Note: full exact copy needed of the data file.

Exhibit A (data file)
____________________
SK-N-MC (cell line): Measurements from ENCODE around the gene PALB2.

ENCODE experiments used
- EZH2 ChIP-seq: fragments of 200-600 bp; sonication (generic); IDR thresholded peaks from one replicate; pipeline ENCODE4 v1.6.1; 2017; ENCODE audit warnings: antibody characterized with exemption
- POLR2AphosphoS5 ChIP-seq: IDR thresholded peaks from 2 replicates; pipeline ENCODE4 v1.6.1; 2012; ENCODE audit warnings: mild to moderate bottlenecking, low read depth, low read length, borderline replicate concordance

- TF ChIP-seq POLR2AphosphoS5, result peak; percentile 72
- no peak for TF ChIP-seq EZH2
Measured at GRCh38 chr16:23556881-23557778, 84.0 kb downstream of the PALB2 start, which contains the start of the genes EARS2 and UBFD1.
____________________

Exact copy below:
SK-N-MC (cell line): Measurements from ENCODE around the gene PALB2.

ENCODE experiments used
- EZH2 ChIP-seq: fragments of 200-600 bp; sonication (generic); IDR thresholded peaks from one replicate; pipeline ENCODE4 v1.6.1; 2017; ENCODE audit warnings: antibody characterized with exemption
- POLR2AphosphoS5 ChIP-seq: IDR thresholded peaks from 2 replicates; pipeline ENCODE4 v1.6.1; 2012; ENCODE audit warnings: mild to moderate bottlenecking, low read depth, low read length, borderline replicate concordance

- TF ChIP-seq POLR2AphosphoS5, result peak; percentile 72
- no peak for TF ChIP-seq EZH2
Measured at GRCh38 chr16:23556881-23557778, 84.0 kb downstream of the PALB2 start, which contains the start of the genes EARS2 and UBFD1.